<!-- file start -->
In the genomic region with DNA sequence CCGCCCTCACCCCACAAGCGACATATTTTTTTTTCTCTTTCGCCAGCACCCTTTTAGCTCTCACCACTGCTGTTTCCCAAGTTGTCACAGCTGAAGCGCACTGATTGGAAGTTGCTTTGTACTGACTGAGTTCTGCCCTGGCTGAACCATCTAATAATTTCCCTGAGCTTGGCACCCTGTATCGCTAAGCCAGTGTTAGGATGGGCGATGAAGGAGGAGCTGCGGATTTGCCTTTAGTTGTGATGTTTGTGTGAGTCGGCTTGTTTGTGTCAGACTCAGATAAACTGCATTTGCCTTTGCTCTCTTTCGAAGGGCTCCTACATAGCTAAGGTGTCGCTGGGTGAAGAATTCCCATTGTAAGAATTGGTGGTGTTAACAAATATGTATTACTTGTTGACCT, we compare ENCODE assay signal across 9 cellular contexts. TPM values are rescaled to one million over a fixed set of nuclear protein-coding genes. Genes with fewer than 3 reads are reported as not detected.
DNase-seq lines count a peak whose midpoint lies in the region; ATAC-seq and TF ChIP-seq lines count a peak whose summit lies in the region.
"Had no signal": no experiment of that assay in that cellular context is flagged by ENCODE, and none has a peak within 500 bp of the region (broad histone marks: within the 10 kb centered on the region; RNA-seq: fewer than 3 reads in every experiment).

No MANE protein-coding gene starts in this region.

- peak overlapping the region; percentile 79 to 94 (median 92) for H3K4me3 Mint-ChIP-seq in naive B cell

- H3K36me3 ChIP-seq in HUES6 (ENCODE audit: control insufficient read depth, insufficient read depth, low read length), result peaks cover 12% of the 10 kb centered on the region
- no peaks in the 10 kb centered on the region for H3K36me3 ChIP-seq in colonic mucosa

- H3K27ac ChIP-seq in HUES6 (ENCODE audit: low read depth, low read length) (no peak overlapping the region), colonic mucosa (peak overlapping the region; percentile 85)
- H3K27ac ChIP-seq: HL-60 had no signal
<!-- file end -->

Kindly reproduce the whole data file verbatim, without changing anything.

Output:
In the genomic region with DNA sequence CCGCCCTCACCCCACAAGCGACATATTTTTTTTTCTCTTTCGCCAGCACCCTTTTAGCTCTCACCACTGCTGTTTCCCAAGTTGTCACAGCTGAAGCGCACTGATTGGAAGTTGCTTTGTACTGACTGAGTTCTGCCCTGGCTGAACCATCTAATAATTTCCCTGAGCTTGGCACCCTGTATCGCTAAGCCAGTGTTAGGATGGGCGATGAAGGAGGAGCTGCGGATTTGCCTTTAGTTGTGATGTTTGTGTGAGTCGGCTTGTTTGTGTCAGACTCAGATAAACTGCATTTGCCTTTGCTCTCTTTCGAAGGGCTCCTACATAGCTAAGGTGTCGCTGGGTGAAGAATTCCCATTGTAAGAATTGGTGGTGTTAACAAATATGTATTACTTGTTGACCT, we compare ENCODE assay signal across 9 cellular contexts. TPM values are rescaled to one million over a fixed set of nuclear protein-coding genes. Genes with fewer than 3 reads are reported as not detected.
DNase-seq lines count a peak whose midpoint lies in the region; ATAC-seq and TF ChIP-seq lines count a peak whose summit lies in the region.
"Had no signal": no experiment of that assay in that cellular context is flagged by ENCODE, and none has a peak within 500 bp of the region (broad histone marks: within the 10 kb centered on the region; RNA-seq: fewer than 3 reads in every experiment).

No MANE protein-coding gene starts in this region.

- peak overlapping the region; percentile 79 to 94 (median 92) for H3K4me3 Mint-ChIP-seq in naive B cell

- H3K36me3 ChIP-seq in HUES6 (ENCODE audit: control insufficient read depth, insufficient read depth, low read length), result peaks cover 12% of the 10 kb centered on the region
- no peaks in the 10 kb centered on the region for H3K36me3 ChIP-seq in colonic mucosa

- H3K27ac ChIP-seq in HUES6 (ENCODE audit: low read depth, low read length) (no peak overlapping the region), colonic mucosa (peak overlapping the region; percentile 85)
- H3K27ac ChIP-seq: HL-60 had no signal